Once you’ve identified the cause of your balance issues, your provider will be better able to provide practical treatment. In some cases, therapies will be rather basic. Some antibiotics may be able to help, for instance, if an ear infection is causing your balance problems. In other cases, more intense and continued interventions could be required.

Some of the most prevalent treatments for balance issues include the following:

  • Medication: In certain situations, over-the-counter or prescription medicine can help you control and alleviate symptoms.
  • Positioning Exercises: These exercises can help with certain types of vertigo. The Epley Maneuver is a popular and often effective example.
  • Lifestyle Modification: Symptoms can sometimes be reduced by a lifestyle change. For example, eating more fruits and vegetables or quitting smoking could help manage your symptoms.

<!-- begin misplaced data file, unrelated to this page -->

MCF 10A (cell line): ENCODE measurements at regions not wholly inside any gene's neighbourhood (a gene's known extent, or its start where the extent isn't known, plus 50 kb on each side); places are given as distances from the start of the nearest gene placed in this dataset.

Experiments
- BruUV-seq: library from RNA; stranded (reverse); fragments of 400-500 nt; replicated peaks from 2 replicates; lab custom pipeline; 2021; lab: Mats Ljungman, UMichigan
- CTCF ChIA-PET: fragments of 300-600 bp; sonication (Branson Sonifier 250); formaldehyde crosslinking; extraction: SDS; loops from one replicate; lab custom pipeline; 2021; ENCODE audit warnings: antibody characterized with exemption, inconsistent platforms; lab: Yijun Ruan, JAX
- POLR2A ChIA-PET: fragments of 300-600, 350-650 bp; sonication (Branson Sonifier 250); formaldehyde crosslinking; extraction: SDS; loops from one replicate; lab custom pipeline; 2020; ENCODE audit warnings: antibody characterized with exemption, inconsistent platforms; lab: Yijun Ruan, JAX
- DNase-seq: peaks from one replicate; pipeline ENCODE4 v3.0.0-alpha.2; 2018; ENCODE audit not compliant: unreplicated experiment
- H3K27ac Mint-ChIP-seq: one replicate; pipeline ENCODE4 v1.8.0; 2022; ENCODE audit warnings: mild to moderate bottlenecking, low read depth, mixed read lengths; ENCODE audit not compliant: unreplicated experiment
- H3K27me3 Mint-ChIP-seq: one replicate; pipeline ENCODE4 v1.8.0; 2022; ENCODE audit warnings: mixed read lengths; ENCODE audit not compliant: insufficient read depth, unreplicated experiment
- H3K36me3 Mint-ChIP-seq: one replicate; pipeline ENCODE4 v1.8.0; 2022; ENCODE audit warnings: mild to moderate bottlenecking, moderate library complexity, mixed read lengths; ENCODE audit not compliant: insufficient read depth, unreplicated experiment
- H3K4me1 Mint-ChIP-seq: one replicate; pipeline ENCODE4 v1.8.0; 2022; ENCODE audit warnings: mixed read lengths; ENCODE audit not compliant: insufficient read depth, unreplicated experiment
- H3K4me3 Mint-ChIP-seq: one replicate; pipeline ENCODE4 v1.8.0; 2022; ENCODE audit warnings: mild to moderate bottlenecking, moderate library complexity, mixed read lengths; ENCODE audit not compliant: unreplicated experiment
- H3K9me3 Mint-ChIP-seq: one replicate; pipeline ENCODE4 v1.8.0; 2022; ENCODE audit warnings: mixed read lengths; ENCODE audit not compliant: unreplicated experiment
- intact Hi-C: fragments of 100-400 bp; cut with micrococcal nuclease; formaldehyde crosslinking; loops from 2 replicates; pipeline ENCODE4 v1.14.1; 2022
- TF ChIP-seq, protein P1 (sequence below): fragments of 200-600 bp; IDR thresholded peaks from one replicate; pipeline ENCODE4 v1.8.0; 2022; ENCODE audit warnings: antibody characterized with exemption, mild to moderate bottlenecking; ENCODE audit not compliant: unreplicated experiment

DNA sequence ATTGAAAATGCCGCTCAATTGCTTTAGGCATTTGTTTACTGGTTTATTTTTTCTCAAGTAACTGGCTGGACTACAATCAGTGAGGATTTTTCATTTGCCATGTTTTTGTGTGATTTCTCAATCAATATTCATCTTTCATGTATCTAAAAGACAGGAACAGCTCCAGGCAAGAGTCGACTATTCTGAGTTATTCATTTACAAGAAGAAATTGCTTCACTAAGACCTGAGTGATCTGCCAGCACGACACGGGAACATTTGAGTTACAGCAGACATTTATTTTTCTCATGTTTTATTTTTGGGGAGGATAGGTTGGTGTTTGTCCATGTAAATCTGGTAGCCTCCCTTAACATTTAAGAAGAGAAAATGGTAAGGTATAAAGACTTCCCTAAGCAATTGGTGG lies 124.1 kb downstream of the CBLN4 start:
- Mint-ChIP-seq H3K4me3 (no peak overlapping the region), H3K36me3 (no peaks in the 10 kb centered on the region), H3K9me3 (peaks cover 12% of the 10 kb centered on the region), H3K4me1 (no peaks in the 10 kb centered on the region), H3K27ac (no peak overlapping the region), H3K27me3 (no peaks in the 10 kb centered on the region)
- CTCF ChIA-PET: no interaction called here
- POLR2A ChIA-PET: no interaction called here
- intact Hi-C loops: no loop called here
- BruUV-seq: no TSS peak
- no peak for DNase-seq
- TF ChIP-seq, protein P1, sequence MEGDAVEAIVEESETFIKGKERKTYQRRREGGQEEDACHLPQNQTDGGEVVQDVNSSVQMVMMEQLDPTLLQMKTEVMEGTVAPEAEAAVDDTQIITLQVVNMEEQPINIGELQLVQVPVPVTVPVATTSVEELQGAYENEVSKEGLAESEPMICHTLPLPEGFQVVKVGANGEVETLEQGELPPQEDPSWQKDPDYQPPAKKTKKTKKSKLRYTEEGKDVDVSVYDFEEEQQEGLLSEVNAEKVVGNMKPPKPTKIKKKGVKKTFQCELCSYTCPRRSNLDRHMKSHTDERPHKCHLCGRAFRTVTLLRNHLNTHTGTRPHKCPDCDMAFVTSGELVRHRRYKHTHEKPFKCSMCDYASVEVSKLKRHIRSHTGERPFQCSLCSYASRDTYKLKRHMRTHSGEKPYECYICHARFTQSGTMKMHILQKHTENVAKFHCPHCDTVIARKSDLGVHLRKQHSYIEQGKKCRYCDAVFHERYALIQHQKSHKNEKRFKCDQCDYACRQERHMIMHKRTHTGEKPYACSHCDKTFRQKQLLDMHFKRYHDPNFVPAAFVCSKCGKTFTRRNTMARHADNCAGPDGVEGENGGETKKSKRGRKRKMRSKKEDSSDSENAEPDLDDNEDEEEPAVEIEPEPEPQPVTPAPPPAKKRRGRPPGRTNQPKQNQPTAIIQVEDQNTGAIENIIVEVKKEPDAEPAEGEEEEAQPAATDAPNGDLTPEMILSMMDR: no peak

• Vestibular rehab: Your balance can be improved by these exercises and they might help prevent falls.
  • Surgery: There are some scenarios where you will need to have an ENT perform surgery.

Your balance of power

Your day-to-day safety, not to mention your overall quality of life can be seriously affected by balance problems. It’s difficult to drive, or even walk around your home when you feel dizzy and unstable. We will be able to diagnose your balance issues and start working towards an effective treatment.

You need to feel as if you’re back on dry land, so finding the cause of that constant seasick feeling is the first step.

The site information is for educational and informational purposes only and does not constitute medical advice. To receive personalized advice or treatment, schedule an appointment.

Questions? Talk To Us.